I came to these digital botanical illustrations through painting and drawing plants. For as long as I can remember I have drawn, painted and loved plants, and I can even remember dissecting my first flower at a very young age – a cowslip, which I pressed and glued in to my school exercise book next to my painting and drawings. This interest grew, and in my teens I was given six, now treasured, parts of Stella Ross Craig’s Drawing of British Plants. I have enjoyed plants and drawing them ever since.
But it was many years later, at one of Anne-Marie Evans’ weekend botanical watercolour courses at West Dean College, near Chichester, that I painted a flowering branch of Magnolia grandiflora (which I still have framed on the wall) and my interest in botanical watercolour painting was re-awoken. I painted for many years, exhibiting in the RHS London Botanical Art Shows a number of times, and in 1998 was awarded the RHS Gold Medal for my exhibit of watercolour paintings. I was a botanical art tutor giving short courses at RHS Rosemoor for many years.
This botanical plate was published in The New Plantsman (1996) 3 (4): 209 in the article “Liriodendron tulipifera: the tulip-tree” by S.A. Sponberg & A.C. Bell
I had joined the RHS at Wisley first in the Plant Records office in 1993, later becoming their Horticultural Database Administrator, and so by this time, was working in the Botany Department at Wisley, which increased my interest in ‘investigative’ botanical illustration, especially in microscope work producing dissection illustrations to scale. I was privileged to have access to both the staff and the public sections of the RHS Lindley Library, Wisley and so spent hours and hours looking at an amazing array of botanical books – wonderfully illustrated in a variety of media, from woodcuts and engravings to lithographs, nature prints and photographs. The RHS Lindley Library specialises in botanical art and garden history and was given Designated status by the Museums and Libraries Association in 2011 as a collection of international importance.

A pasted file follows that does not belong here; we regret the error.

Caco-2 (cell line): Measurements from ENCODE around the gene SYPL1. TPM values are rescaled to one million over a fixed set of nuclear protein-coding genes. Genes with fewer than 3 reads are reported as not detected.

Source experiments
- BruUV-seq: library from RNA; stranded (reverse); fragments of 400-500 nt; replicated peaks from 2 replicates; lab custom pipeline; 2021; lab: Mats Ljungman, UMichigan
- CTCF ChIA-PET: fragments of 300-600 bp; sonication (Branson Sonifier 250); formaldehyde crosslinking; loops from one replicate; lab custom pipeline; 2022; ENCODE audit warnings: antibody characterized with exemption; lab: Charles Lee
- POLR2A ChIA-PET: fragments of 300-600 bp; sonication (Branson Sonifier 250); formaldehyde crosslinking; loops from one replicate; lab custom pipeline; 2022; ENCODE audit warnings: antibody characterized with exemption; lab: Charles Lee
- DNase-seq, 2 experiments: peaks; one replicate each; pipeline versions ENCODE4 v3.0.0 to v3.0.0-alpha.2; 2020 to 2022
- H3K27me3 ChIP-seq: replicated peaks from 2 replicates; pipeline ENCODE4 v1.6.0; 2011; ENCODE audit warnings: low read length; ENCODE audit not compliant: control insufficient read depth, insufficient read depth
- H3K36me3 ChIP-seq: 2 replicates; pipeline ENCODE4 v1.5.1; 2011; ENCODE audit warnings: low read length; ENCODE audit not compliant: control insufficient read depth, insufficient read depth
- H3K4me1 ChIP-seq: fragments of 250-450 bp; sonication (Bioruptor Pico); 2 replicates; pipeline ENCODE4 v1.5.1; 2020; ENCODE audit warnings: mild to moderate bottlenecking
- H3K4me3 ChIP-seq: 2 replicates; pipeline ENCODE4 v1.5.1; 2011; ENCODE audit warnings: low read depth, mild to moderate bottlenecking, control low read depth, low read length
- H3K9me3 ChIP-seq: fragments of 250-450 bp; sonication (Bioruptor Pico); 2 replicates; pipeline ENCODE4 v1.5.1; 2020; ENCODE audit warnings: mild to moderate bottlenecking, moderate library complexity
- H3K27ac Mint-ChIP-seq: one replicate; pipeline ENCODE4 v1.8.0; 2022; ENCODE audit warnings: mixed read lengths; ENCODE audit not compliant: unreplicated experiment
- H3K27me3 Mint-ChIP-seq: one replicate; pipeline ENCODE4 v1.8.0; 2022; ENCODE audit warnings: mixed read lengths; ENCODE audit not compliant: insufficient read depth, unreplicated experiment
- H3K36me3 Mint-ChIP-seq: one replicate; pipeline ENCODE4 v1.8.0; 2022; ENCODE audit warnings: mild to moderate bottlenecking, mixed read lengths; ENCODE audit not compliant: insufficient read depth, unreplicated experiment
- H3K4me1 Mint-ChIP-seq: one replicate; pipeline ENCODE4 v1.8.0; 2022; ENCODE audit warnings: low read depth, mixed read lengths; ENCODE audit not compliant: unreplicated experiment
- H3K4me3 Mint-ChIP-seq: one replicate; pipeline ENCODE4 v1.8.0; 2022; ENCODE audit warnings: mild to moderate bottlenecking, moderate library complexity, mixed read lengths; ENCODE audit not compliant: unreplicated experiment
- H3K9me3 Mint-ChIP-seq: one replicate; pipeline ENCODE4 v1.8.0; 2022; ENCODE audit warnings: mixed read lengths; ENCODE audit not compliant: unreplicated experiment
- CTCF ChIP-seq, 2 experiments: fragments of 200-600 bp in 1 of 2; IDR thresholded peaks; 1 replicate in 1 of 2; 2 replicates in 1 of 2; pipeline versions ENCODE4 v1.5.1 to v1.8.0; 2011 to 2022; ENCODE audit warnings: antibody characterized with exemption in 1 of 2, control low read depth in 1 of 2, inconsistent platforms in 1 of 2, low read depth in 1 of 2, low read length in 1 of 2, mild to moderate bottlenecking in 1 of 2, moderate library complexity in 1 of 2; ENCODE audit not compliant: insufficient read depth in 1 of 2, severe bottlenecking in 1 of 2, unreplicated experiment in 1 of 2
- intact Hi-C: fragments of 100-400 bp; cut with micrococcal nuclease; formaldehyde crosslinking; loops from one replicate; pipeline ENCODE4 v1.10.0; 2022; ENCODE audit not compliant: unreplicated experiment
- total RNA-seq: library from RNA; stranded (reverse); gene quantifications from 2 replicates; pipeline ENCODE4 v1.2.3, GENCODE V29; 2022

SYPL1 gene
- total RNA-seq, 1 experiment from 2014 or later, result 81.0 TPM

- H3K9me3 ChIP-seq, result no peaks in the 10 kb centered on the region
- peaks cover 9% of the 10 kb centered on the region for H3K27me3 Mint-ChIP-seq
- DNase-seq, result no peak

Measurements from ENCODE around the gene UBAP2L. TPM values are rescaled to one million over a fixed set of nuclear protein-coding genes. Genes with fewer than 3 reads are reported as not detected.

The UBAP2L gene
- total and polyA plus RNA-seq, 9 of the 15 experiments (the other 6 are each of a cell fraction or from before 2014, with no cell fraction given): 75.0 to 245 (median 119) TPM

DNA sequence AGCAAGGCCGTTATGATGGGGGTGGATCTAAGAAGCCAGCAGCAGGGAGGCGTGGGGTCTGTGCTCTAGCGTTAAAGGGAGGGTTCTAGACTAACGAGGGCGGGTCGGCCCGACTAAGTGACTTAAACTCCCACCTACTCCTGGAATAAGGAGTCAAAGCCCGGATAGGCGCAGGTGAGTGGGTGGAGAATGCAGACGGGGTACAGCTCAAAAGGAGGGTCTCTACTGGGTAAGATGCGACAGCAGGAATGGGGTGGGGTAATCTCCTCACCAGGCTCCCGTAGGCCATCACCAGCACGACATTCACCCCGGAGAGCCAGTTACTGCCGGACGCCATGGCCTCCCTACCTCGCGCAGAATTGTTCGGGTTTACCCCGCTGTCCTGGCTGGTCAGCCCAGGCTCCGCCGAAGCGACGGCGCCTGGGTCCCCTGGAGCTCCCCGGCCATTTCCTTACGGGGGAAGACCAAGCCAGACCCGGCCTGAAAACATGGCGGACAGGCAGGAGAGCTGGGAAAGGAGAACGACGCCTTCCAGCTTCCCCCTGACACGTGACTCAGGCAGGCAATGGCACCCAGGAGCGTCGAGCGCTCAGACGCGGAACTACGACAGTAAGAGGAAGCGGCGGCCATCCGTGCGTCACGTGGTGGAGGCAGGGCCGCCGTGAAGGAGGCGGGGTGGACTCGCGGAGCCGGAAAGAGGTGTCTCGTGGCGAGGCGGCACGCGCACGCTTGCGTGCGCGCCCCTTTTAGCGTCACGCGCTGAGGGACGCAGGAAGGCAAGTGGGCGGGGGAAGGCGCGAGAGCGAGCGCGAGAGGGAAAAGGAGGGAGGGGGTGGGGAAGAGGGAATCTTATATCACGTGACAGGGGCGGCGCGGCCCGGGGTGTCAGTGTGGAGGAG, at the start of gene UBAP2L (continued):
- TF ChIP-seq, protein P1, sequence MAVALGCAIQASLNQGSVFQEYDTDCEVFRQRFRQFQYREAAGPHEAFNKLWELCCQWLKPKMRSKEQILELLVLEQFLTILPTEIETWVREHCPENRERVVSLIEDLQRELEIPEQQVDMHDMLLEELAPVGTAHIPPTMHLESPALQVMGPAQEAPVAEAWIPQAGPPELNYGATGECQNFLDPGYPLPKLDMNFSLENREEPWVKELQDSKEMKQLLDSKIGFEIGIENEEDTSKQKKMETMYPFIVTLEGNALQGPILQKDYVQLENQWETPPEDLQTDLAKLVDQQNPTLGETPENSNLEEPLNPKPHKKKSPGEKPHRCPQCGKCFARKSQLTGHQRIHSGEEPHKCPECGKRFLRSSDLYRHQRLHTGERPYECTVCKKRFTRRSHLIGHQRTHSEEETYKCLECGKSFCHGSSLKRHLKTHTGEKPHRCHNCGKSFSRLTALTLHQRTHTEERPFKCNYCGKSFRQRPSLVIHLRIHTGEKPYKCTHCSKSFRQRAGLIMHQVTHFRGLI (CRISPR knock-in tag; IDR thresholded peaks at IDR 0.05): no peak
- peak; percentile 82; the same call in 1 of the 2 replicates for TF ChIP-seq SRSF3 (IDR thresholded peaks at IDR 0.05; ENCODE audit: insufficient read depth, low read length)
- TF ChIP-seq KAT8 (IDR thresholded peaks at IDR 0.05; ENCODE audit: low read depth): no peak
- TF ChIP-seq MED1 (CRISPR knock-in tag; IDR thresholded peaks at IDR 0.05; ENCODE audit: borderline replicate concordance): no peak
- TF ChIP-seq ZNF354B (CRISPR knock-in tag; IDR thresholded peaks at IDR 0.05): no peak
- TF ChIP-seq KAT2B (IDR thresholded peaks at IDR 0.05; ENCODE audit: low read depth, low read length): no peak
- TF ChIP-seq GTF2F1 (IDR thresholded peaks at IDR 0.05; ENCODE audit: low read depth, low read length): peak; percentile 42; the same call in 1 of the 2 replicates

By studying the content of such illustrations, both colour and black and white, I gradually developed my own botanical pencil and watercolour studies of plants. And it was as I was working in the RHS Botany Department using computers for spreadsheets and word processing, that picking up a paintbrush to paint in watercolour began to seem incongruous. I felt that the possibilities of digital plant illustration for scientific work needed to be explored if botanical illustration was going to support botanical science in the future. And so, my digitally created composite botanical images are very much based on my watercolour paintings and my botanical pencil and watercolour studies.